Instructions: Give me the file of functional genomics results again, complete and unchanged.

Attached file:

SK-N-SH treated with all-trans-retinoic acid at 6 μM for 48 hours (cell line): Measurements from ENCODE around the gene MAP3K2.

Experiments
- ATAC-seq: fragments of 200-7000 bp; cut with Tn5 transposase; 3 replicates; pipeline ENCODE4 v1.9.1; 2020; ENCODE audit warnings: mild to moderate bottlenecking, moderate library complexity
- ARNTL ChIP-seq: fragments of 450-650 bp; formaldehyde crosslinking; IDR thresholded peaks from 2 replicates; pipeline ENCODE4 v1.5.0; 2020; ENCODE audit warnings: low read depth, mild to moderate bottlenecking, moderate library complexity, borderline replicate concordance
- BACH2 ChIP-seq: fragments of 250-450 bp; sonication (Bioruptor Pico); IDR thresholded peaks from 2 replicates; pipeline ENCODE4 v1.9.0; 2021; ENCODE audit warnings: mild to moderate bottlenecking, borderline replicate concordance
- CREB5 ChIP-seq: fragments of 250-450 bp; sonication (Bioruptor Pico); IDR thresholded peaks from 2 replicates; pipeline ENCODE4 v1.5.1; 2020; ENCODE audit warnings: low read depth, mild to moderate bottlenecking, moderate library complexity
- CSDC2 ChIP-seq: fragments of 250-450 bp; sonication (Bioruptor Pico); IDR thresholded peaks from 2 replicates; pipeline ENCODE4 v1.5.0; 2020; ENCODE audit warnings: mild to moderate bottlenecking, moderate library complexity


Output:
SK-N-SH treated with all-trans-retinoic acid at 6 μM for 48 hours (cell line): Measurements from ENCODE around the gene MAP3K2.

Experiments
- ATAC-seq: fragments of 200-7000 bp; cut with Tn5 transposase; 3 replicates; pipeline ENCODE4 v1.9.1; 2020; ENCODE audit warnings: mild to moderate bottlenecking, moderate library complexity
- ARNTL ChIP-seq: fragments of 450-650 bp; formaldehyde crosslinking; IDR thresholded peaks from 2 replicates; pipeline ENCODE4 v1.5.0; 2020; ENCODE audit warnings: low read depth, mild to moderate bottlenecking, moderate library complexity, borderline replicate concordance
- BACH2 ChIP-seq: fragments of 250-450 bp; sonication (Bioruptor Pico); IDR thresholded peaks from 2 replicates; pipeline ENCODE4 v1.9.0; 2021; ENCODE audit warnings: mild to moderate bottlenecking, borderline replicate concordance
- CREB5 ChIP-seq: fragments of 250-450 bp; sonication (Bioruptor Pico); IDR thresholded peaks from 2 replicates; pipeline ENCODE4 v1.5.1; 2020; ENCODE audit warnings: low read depth, mild to moderate bottlenecking, moderate library complexity
- CSDC2 ChIP-seq: fragments of 250-450 bp; sonication (Bioruptor Pico); IDR thresholded peaks from 2 replicates; pipeline ENCODE4 v1.5.0; 2020; ENCODE audit warnings: mild to moderate bottlenecking, moderate library complexity